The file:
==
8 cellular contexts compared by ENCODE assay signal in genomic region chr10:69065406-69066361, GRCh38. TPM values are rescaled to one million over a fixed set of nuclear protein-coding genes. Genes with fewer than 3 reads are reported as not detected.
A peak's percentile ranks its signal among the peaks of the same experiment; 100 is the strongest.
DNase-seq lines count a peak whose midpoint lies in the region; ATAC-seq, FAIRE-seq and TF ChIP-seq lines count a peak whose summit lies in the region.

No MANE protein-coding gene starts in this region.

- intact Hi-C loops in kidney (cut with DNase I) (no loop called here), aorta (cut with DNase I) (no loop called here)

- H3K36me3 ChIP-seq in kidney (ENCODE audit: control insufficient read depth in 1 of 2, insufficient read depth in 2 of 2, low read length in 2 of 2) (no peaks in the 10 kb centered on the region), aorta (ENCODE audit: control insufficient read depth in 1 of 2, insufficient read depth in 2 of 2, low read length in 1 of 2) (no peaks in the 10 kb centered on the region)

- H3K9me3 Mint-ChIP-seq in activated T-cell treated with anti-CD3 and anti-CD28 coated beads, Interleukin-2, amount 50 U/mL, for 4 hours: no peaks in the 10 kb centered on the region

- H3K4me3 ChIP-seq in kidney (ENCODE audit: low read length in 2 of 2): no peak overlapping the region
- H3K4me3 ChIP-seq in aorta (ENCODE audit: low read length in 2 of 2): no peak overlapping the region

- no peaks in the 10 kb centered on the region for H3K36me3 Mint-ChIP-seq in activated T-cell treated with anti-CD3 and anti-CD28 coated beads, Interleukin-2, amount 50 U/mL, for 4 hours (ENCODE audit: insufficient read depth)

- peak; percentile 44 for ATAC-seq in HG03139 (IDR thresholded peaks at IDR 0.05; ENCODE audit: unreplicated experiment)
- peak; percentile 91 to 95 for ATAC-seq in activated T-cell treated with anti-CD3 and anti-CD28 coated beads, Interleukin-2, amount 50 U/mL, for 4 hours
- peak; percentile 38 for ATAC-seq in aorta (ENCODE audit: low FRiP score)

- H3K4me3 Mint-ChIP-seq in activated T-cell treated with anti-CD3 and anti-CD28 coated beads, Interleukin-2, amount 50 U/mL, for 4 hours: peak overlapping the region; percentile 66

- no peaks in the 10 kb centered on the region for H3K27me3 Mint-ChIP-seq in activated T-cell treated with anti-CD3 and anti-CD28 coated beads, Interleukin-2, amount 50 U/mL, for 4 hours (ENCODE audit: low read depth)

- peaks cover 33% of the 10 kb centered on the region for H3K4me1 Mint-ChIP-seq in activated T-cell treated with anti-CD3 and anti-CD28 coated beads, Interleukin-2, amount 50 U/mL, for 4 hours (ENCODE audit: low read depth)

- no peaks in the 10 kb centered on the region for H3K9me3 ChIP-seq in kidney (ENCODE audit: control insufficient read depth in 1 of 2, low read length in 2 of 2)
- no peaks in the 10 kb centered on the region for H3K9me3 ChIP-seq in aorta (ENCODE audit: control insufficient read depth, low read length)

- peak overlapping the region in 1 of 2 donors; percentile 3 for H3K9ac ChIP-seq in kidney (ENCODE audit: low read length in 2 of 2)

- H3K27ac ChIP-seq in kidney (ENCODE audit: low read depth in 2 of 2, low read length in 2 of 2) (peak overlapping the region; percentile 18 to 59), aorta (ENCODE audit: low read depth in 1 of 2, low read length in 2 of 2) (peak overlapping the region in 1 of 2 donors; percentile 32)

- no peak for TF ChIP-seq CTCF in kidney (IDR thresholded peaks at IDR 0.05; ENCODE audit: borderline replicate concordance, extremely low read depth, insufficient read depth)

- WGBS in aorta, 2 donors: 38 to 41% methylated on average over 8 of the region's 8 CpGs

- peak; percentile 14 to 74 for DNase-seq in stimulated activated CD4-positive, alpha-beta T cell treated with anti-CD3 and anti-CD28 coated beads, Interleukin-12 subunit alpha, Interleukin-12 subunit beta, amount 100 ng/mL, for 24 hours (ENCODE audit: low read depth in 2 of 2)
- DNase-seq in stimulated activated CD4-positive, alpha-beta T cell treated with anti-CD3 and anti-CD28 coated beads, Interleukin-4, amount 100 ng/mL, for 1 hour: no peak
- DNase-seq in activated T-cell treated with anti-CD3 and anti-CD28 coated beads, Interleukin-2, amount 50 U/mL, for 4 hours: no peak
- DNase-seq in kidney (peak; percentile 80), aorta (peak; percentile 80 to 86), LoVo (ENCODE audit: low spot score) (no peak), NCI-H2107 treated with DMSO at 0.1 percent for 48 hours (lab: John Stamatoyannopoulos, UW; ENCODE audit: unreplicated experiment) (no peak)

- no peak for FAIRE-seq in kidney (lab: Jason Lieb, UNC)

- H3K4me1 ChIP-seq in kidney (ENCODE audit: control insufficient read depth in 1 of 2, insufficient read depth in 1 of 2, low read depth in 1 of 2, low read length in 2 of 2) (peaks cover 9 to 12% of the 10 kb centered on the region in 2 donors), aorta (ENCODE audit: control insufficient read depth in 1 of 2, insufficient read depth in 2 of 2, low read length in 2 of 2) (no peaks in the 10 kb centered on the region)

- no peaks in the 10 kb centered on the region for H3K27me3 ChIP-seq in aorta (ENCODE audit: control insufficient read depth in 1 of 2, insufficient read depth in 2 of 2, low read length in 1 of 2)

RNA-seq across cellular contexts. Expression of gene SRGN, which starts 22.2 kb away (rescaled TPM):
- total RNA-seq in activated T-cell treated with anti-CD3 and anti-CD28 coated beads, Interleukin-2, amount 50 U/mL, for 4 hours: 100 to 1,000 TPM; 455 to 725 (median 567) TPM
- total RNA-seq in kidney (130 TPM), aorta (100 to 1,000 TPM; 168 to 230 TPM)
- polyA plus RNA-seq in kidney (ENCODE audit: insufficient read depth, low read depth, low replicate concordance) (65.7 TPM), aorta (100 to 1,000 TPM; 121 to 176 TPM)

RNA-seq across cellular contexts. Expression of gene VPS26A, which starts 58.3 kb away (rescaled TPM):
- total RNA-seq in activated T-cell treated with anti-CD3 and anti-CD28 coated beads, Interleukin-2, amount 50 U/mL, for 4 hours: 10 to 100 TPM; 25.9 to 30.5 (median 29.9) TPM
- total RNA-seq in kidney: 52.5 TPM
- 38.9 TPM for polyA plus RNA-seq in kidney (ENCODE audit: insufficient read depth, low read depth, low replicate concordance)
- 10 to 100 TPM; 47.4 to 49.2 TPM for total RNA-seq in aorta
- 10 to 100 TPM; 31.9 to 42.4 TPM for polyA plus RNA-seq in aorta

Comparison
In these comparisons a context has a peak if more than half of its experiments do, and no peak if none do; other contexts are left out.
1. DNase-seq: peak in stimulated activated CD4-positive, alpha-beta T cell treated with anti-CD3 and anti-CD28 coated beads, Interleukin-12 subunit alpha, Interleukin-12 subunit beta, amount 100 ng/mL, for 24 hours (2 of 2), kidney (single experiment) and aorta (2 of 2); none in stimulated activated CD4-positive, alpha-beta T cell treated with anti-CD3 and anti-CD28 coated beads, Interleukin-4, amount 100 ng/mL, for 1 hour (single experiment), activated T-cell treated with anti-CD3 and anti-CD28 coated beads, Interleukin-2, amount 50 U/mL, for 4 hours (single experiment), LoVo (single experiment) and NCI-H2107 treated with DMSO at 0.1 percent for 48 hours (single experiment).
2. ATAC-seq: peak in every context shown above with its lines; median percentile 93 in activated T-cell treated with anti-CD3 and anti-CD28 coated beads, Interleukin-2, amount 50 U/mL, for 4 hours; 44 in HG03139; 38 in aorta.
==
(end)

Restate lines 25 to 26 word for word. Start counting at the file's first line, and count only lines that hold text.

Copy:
- DNase-seq in activated T-cell treated with anti-CD3 and anti-CD28 coated beads, Interleukin-2, amount 50 U/mL, for 4 hours: no peak
- DNase-seq in kidney (peak; percentile 80), aorta (peak; percentile 80 to 86), LoVo (ENCODE audit: low spot score) (no peak), NCI-H2107 treated with DMSO at 0.1 percent for 48 hours (lab: John Stamatoyannopoulos, UW; ENCODE audit: unreplicated experiment) (no peak)